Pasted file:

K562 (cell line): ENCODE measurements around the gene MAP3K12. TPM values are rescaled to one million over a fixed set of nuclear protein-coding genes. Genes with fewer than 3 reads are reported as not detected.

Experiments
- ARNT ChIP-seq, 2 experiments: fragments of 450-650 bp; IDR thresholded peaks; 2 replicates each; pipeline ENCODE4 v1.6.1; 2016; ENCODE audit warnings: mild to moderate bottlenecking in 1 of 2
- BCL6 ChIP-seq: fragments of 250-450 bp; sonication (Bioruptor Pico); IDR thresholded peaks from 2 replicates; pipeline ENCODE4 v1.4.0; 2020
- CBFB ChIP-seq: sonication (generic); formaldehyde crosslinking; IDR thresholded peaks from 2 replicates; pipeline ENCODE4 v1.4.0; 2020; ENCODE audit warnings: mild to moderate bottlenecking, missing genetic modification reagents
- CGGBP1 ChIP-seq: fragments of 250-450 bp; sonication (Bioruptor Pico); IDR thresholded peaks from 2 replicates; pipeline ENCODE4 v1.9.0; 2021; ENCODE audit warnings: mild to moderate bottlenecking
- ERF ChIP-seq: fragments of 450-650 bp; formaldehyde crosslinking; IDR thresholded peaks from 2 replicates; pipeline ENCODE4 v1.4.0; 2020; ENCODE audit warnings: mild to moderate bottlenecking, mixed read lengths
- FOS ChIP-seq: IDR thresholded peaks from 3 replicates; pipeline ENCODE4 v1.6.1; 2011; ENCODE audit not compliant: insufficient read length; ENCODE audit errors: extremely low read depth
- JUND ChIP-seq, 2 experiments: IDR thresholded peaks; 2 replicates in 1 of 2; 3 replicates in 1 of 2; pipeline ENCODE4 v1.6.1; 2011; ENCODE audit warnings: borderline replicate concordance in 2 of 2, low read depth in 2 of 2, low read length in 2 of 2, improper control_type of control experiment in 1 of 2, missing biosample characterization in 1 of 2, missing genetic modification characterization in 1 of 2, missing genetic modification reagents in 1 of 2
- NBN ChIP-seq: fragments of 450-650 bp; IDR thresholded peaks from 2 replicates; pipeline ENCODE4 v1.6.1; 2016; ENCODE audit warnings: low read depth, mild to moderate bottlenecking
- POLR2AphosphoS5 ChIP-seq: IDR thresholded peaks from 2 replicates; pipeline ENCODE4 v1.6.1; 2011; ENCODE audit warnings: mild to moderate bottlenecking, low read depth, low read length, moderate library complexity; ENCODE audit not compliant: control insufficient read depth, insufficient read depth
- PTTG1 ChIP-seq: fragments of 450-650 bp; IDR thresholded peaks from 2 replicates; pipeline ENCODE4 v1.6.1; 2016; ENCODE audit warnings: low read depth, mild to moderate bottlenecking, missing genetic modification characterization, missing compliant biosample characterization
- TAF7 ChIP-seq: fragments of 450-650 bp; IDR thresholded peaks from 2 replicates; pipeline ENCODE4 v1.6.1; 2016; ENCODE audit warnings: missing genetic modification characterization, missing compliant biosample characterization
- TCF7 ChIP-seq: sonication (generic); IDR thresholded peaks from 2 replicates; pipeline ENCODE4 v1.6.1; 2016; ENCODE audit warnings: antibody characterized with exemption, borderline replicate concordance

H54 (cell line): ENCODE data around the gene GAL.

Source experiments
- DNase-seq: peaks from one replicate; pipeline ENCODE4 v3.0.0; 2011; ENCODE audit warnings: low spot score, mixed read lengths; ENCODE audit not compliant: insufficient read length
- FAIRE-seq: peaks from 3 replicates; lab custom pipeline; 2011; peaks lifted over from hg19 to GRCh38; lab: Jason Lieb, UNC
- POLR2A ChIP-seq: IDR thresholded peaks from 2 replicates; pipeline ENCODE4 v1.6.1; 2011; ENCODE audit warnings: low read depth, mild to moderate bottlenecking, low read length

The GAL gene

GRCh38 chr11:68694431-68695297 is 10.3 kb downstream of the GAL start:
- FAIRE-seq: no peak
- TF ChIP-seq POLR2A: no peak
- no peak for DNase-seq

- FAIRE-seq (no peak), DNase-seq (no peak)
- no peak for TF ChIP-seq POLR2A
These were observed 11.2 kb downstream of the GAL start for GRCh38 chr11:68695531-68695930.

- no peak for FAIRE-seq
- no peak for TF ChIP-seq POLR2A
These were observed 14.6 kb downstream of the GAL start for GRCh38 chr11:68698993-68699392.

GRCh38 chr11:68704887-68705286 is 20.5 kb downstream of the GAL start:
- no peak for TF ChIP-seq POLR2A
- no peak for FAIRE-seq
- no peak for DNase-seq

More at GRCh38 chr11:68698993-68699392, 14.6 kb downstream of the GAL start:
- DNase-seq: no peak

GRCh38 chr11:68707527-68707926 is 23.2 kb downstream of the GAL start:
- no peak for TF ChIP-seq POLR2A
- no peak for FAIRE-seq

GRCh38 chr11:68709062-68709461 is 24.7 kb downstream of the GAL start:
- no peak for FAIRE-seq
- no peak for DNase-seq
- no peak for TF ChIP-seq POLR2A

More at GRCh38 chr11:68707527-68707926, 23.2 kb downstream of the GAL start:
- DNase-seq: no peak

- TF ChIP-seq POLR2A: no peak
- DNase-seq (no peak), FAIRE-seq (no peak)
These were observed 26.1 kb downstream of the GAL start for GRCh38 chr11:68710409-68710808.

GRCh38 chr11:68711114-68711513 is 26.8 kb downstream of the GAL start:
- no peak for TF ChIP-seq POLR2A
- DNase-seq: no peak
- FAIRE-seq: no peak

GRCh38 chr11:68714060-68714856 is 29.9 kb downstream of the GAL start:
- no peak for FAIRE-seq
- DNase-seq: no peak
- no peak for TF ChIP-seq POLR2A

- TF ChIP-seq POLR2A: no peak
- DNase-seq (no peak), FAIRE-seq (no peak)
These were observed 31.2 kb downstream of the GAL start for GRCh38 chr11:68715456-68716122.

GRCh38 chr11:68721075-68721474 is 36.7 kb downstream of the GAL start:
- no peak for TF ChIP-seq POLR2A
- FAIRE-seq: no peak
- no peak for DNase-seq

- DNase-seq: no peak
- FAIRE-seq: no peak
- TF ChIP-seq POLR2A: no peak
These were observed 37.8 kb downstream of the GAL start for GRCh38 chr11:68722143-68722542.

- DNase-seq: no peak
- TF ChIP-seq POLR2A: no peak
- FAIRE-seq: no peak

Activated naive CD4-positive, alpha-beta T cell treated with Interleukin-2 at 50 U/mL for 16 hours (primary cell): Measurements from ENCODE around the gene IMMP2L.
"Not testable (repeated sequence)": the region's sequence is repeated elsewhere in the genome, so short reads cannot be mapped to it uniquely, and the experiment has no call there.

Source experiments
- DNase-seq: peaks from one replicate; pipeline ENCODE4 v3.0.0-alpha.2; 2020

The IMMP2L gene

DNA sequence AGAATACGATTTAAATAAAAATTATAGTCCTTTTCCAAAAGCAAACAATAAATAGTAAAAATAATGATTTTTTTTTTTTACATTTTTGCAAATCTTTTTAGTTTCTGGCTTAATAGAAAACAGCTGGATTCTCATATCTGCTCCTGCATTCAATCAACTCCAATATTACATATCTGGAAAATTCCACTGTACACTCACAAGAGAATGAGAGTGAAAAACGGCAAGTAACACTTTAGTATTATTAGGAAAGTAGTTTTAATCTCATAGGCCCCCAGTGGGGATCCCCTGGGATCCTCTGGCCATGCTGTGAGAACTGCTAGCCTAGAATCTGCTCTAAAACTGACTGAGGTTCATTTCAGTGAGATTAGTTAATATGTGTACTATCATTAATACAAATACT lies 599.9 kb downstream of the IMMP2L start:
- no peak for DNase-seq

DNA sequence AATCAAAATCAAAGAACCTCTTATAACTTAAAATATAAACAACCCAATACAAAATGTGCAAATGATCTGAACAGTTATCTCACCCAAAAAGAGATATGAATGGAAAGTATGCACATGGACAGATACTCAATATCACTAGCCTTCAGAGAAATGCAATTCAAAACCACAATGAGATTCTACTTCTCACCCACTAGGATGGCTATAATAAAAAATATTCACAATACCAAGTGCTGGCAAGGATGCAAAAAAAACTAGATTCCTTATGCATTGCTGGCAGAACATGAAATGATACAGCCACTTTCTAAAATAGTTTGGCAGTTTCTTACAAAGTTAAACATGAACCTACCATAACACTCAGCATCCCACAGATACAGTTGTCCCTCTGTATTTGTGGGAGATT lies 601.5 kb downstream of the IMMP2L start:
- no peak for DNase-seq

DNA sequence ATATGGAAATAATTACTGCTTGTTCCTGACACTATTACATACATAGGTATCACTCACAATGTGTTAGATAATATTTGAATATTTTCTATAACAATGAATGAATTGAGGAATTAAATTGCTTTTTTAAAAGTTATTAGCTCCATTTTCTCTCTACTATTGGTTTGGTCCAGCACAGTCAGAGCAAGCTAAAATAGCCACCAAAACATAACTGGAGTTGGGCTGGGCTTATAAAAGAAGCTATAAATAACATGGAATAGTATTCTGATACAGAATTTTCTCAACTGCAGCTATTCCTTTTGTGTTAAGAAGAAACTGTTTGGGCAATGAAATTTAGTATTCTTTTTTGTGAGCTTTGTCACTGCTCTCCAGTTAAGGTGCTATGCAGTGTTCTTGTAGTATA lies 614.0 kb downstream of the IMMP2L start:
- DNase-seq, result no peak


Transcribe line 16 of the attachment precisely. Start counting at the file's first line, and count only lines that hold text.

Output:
Source experiments